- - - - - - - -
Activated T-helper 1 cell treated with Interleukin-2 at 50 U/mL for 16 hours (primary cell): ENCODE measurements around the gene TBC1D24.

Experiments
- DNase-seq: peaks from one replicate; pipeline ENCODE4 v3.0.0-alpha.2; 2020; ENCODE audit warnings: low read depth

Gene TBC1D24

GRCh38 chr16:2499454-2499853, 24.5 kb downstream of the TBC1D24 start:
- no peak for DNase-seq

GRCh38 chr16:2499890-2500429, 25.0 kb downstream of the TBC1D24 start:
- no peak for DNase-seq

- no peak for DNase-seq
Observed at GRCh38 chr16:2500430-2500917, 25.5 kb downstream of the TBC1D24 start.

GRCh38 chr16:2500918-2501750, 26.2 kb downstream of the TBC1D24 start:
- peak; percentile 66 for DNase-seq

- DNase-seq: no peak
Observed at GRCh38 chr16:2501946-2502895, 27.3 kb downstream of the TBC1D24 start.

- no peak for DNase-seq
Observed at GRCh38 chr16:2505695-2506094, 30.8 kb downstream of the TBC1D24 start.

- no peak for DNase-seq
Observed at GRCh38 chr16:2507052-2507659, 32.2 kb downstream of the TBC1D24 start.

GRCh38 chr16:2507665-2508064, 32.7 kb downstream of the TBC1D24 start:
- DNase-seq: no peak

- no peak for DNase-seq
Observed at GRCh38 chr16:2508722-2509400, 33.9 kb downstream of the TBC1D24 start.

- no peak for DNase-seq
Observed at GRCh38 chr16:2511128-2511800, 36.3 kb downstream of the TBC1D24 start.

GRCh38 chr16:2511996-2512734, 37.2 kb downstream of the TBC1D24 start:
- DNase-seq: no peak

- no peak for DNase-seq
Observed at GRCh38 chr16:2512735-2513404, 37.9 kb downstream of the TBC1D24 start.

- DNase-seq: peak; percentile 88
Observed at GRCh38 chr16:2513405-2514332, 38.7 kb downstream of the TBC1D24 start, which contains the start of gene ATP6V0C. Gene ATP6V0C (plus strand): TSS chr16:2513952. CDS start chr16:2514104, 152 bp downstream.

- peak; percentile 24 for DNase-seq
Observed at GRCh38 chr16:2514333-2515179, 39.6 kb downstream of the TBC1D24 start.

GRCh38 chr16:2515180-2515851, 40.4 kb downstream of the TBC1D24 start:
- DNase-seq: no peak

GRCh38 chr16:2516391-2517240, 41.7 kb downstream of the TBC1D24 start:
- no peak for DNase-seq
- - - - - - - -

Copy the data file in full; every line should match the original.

Activated T-helper 1 cell treated with Interleukin-2 at 50 U/mL for 16 hours (primary cell): ENCODE measurements around the gene TBC1D24.

Experiments
- DNase-seq: peaks from one replicate; pipeline ENCODE4 v3.0.0-alpha.2; 2020; ENCODE audit warnings: low read depth

Gene TBC1D24

GRCh38 chr16:2499454-2499853, 24.5 kb downstream of the TBC1D24 start:
- no peak for DNase-seq

GRCh38 chr16:2499890-2500429, 25.0 kb downstream of the TBC1D24 start:
- no peak for DNase-seq

- no peak for DNase-seq
Observed at GRCh38 chr16:2500430-2500917, 25.5 kb downstream of the TBC1D24 start.

GRCh38 chr16:2500918-2501750, 26.2 kb downstream of the TBC1D24 start:
- peak; percentile 66 for DNase-seq

- DNase-seq: no peak
Observed at GRCh38 chr16:2501946-2502895, 27.3 kb downstream of the TBC1D24 start.

- no peak for DNase-seq
Observed at GRCh38 chr16:2505695-2506094, 30.8 kb downstream of the TBC1D24 start.

- no peak for DNase-seq
Observed at GRCh38 chr16:2507052-2507659, 32.2 kb downstream of the TBC1D24 start.

GRCh38 chr16:2507665-2508064, 32.7 kb downstream of the TBC1D24 start:
- DNase-seq: no peak

- no peak for DNase-seq
Observed at GRCh38 chr16:2508722-2509400, 33.9 kb downstream of the TBC1D24 start.

- no peak for DNase-seq
Observed at GRCh38 chr16:2511128-2511800, 36.3 kb downstream of the TBC1D24 start.

GRCh38 chr16:2511996-2512734, 37.2 kb downstream of the TBC1D24 start:
- DNase-seq: no peak

- no peak for DNase-seq
Observed at GRCh38 chr16:2512735-2513404, 37.9 kb downstream of the TBC1D24 start.

- DNase-seq: peak; percentile 88
Observed at GRCh38 chr16:2513405-2514332, 38.7 kb downstream of the TBC1D24 start, which contains the start of gene ATP6V0C. Gene ATP6V0C (plus strand): TSS chr16:2513952. CDS start chr16:2514104, 152 bp downstream.

- peak; percentile 24 for DNase-seq
Observed at GRCh38 chr16:2514333-2515179, 39.6 kb downstream of the TBC1D24 start.

GRCh38 chr16:2515180-2515851, 40.4 kb downstream of the TBC1D24 start:
- DNase-seq: no peak

GRCh38 chr16:2516391-2517240, 41.7 kb downstream of the TBC1D24 start:
- no peak for DNase-seq